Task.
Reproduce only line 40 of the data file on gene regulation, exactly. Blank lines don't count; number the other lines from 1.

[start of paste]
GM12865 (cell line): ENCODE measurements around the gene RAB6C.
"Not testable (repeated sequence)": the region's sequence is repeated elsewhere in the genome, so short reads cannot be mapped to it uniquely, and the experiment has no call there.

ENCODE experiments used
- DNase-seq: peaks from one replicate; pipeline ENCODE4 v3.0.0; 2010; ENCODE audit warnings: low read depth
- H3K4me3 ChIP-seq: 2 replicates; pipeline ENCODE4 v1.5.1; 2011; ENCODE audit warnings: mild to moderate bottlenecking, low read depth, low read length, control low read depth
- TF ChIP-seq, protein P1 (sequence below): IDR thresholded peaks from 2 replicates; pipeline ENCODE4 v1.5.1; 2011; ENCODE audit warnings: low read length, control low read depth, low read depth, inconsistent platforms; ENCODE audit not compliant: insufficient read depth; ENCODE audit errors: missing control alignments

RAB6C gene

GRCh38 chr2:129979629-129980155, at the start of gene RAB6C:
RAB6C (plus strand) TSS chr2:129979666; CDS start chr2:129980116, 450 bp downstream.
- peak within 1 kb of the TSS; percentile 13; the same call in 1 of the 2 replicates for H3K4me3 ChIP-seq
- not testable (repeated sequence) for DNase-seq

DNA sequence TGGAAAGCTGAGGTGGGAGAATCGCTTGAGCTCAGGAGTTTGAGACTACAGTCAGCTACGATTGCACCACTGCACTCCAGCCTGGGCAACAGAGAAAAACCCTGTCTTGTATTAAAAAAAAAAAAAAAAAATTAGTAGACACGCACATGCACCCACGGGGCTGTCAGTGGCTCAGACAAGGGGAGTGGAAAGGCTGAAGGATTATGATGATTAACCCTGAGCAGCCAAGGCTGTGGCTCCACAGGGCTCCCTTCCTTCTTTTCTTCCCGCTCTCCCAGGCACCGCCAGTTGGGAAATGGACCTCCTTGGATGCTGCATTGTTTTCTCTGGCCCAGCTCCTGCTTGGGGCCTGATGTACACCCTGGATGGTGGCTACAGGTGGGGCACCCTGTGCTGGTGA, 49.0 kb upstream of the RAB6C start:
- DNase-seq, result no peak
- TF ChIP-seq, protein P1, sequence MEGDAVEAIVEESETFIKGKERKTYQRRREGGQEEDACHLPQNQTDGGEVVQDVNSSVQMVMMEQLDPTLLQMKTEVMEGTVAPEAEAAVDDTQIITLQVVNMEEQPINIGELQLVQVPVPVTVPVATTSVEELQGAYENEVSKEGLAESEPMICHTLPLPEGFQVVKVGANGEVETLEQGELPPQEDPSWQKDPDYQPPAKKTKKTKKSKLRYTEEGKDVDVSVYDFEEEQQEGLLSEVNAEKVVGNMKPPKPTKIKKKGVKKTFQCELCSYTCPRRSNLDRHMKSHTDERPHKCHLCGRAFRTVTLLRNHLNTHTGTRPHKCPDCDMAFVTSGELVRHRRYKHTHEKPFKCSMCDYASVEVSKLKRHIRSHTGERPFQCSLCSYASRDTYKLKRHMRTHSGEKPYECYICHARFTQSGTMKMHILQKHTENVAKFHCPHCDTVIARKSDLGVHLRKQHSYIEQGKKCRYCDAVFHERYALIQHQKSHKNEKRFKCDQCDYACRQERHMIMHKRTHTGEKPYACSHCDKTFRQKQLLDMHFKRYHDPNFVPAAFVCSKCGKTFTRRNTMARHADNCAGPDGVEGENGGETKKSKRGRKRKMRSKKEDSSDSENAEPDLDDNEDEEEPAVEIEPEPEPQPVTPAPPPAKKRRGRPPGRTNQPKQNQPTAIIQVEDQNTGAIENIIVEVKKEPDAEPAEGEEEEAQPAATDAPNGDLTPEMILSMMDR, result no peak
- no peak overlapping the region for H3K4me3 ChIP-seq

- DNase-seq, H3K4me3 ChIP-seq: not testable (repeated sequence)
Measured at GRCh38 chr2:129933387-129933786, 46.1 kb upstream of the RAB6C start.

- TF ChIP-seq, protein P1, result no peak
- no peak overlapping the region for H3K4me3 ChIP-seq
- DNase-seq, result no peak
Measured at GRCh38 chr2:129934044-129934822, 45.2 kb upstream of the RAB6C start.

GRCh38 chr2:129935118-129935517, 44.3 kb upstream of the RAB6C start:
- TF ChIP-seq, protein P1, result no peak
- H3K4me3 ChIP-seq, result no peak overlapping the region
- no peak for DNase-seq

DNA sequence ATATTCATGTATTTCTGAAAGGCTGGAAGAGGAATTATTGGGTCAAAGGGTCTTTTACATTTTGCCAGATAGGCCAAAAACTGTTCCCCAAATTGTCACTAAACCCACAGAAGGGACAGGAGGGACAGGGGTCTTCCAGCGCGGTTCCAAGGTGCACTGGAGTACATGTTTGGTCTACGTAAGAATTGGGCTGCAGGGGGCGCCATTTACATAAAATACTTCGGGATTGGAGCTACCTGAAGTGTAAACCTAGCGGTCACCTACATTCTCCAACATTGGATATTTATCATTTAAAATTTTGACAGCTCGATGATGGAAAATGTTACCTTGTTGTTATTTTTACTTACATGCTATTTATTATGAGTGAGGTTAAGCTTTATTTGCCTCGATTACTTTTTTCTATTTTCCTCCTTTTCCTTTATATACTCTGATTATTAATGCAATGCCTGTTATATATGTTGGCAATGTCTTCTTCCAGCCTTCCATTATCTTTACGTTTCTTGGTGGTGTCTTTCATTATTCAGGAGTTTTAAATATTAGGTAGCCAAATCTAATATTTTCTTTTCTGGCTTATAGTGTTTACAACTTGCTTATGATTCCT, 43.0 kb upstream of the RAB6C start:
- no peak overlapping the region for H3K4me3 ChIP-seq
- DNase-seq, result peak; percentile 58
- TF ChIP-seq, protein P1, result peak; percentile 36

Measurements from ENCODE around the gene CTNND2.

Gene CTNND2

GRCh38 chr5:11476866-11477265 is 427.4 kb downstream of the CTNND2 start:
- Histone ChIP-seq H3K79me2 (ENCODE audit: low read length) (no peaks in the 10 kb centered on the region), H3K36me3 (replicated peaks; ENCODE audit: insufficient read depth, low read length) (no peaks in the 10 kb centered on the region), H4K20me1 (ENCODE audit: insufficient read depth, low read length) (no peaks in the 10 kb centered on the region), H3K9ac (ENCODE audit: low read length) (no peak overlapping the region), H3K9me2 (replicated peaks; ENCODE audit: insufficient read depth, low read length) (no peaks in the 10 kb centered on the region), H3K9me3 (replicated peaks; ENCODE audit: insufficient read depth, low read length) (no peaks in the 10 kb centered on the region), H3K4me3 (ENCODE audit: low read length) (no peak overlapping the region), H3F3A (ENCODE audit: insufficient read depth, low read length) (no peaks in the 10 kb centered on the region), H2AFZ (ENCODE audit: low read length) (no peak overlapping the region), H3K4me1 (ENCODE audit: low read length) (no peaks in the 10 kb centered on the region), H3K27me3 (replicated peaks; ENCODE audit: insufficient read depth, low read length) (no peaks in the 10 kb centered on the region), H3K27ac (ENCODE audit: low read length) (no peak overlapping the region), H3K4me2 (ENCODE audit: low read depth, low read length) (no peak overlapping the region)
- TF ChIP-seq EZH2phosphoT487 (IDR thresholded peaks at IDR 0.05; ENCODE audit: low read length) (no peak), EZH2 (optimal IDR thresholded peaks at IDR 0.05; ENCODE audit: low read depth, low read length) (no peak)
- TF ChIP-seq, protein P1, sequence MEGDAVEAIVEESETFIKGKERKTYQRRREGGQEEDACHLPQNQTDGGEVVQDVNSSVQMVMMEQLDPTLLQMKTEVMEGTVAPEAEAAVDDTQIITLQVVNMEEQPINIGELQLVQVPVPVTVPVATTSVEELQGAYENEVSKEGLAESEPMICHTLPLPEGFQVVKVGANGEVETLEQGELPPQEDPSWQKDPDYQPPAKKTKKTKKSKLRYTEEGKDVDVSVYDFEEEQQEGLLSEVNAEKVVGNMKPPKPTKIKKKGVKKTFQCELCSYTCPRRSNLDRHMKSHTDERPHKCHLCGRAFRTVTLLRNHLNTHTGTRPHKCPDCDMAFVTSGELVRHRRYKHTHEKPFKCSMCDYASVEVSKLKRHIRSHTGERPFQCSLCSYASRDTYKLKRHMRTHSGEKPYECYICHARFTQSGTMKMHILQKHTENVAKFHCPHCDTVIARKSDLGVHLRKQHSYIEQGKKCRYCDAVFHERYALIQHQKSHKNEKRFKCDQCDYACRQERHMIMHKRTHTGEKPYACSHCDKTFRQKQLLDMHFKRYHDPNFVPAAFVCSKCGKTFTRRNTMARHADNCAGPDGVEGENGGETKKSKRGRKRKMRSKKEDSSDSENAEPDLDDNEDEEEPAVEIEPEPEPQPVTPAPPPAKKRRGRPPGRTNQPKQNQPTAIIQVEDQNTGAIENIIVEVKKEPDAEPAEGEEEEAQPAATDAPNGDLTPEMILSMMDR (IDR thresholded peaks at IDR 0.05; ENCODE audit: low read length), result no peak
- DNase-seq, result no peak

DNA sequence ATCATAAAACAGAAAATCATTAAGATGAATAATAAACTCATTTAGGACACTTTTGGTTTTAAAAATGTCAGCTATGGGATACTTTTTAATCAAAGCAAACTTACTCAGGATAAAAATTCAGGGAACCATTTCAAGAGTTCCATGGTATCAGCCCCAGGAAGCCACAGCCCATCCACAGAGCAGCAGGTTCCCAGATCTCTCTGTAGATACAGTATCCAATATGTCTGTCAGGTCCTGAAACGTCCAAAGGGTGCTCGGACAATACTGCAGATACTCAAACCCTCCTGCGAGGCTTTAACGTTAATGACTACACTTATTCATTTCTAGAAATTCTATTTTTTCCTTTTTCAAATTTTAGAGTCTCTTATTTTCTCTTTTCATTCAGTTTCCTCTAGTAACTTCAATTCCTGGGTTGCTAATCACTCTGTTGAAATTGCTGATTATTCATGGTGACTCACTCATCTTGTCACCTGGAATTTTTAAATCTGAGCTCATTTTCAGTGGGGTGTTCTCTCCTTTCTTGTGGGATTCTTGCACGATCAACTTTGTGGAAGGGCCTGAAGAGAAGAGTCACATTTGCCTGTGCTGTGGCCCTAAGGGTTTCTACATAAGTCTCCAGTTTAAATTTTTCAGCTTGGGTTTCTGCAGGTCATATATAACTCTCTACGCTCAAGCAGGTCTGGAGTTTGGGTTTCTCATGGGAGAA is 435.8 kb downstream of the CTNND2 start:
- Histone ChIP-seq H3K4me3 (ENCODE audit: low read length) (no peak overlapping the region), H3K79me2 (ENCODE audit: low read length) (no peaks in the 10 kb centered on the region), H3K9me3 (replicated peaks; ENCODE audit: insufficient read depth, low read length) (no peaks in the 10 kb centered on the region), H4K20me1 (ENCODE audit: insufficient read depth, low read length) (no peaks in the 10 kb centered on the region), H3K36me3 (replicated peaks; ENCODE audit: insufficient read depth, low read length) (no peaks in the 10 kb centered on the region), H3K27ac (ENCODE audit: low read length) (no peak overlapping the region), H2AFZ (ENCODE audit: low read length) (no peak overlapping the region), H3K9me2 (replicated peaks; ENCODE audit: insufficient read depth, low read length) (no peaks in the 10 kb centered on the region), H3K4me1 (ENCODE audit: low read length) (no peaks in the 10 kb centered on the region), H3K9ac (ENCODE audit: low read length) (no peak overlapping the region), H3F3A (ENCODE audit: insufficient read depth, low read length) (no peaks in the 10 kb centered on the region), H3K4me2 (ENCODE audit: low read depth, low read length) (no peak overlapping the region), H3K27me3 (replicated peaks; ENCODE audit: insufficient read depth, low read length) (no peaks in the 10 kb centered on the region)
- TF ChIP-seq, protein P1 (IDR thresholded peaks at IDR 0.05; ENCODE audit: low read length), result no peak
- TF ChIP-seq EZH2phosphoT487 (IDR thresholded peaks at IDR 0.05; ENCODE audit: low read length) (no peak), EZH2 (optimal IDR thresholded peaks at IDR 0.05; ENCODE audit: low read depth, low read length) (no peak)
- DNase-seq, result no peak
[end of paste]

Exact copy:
- TF ChIP-seq EZH2phosphoT487 (IDR thresholded peaks at IDR 0.05; ENCODE audit: low read length) (no peak), EZH2 (optimal IDR thresholded peaks at IDR 0.05; ENCODE audit: low read depth, low read length) (no peak)